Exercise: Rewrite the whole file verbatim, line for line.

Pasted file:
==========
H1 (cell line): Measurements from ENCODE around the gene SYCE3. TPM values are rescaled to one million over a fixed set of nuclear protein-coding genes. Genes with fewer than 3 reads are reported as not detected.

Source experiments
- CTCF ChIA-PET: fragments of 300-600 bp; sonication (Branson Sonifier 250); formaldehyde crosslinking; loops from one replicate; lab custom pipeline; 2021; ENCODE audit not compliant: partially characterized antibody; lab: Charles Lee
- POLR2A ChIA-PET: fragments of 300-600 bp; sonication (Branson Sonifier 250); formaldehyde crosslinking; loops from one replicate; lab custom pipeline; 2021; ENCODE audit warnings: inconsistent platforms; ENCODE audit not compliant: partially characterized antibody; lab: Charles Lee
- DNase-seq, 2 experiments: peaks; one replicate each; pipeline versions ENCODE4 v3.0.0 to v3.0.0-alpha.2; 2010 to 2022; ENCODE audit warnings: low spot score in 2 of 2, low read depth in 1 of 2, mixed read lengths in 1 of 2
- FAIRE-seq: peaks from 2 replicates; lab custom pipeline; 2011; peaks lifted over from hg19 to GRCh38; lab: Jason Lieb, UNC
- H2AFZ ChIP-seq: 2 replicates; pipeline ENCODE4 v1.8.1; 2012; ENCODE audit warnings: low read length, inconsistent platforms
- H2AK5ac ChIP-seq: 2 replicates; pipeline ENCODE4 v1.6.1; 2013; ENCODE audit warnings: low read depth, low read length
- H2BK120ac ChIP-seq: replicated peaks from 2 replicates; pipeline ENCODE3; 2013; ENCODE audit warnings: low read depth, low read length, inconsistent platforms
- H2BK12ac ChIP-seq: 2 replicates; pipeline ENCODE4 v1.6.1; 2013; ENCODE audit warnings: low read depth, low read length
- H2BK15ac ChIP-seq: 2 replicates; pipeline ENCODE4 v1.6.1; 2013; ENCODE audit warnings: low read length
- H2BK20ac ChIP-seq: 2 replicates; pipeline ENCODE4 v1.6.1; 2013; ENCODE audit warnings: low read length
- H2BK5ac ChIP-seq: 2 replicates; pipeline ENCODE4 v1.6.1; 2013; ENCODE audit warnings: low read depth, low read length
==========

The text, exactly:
H1 (cell line): Measurements from ENCODE around the gene SYCE3. TPM values are rescaled to one million over a fixed set of nuclear protein-coding genes. Genes with fewer than 3 reads are reported as not detected.

Source experiments
- CTCF ChIA-PET: fragments of 300-600 bp; sonication (Branson Sonifier 250); formaldehyde crosslinking; loops from one replicate; lab custom pipeline; 2021; ENCODE audit not compliant: partially characterized antibody; lab: Charles Lee
- POLR2A ChIA-PET: fragments of 300-600 bp; sonication (Branson Sonifier 250); formaldehyde crosslinking; loops from one replicate; lab custom pipeline; 2021; ENCODE audit warnings: inconsistent platforms; ENCODE audit not compliant: partially characterized antibody; lab: Charles Lee
- DNase-seq, 2 experiments: peaks; one replicate each; pipeline versions ENCODE4 v3.0.0 to v3.0.0-alpha.2; 2010 to 2022; ENCODE audit warnings: low spot score in 2 of 2, low read depth in 1 of 2, mixed read lengths in 1 of 2
- FAIRE-seq: peaks from 2 replicates; lab custom pipeline; 2011; peaks lifted over from hg19 to GRCh38; lab: Jason Lieb, UNC
- H2AFZ ChIP-seq: 2 replicates; pipeline ENCODE4 v1.8.1; 2012; ENCODE audit warnings: low read length, inconsistent platforms
- H2AK5ac ChIP-seq: 2 replicates; pipeline ENCODE4 v1.6.1; 2013; ENCODE audit warnings: low read depth, low read length
- H2BK120ac ChIP-seq: replicated peaks from 2 replicates; pipeline ENCODE3; 2013; ENCODE audit warnings: low read depth, low read length, inconsistent platforms
- H2BK12ac ChIP-seq: 2 replicates; pipeline ENCODE4 v1.6.1; 2013; ENCODE audit warnings: low read depth, low read length
- H2BK15ac ChIP-seq: 2 replicates; pipeline ENCODE4 v1.6.1; 2013; ENCODE audit warnings: low read length
- H2BK20ac ChIP-seq: 2 replicates; pipeline ENCODE4 v1.6.1; 2013; ENCODE audit warnings: low read length
- H2BK5ac ChIP-seq: 2 replicates; pipeline ENCODE4 v1.6.1; 2013; ENCODE audit warnings: low read depth, low read length